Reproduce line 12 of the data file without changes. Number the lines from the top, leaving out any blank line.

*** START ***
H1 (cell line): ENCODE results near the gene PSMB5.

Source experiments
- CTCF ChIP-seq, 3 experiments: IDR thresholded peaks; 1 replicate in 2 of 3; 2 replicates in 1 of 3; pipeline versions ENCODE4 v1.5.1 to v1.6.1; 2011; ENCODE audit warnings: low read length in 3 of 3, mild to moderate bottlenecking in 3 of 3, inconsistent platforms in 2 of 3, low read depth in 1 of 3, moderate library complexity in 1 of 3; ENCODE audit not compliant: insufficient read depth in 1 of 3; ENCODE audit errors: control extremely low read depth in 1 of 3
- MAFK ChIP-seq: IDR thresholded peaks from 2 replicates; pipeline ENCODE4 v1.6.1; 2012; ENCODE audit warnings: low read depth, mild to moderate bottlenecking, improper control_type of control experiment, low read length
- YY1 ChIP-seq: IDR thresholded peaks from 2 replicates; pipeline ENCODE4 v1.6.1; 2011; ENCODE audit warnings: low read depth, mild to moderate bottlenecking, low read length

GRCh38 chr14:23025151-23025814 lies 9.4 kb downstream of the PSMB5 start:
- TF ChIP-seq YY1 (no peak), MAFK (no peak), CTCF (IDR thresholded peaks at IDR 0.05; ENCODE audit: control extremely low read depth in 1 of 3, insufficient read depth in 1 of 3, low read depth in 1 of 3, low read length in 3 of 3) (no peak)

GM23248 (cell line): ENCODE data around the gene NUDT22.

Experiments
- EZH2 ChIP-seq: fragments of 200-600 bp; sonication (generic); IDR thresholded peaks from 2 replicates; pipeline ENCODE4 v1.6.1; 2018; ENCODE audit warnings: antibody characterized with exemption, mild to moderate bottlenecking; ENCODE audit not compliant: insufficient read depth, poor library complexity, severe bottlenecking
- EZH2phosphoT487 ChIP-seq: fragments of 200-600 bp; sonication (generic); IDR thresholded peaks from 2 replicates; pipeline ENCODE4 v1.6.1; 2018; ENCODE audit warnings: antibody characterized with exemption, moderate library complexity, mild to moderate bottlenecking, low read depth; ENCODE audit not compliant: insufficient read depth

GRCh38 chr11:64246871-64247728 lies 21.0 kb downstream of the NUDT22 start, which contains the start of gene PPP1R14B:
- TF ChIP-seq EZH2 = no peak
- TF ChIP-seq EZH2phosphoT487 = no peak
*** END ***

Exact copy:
GRCh38 chr11:64246871-64247728 lies 21.0 kb downstream of the NUDT22 start, which contains the start of gene PPP1R14B: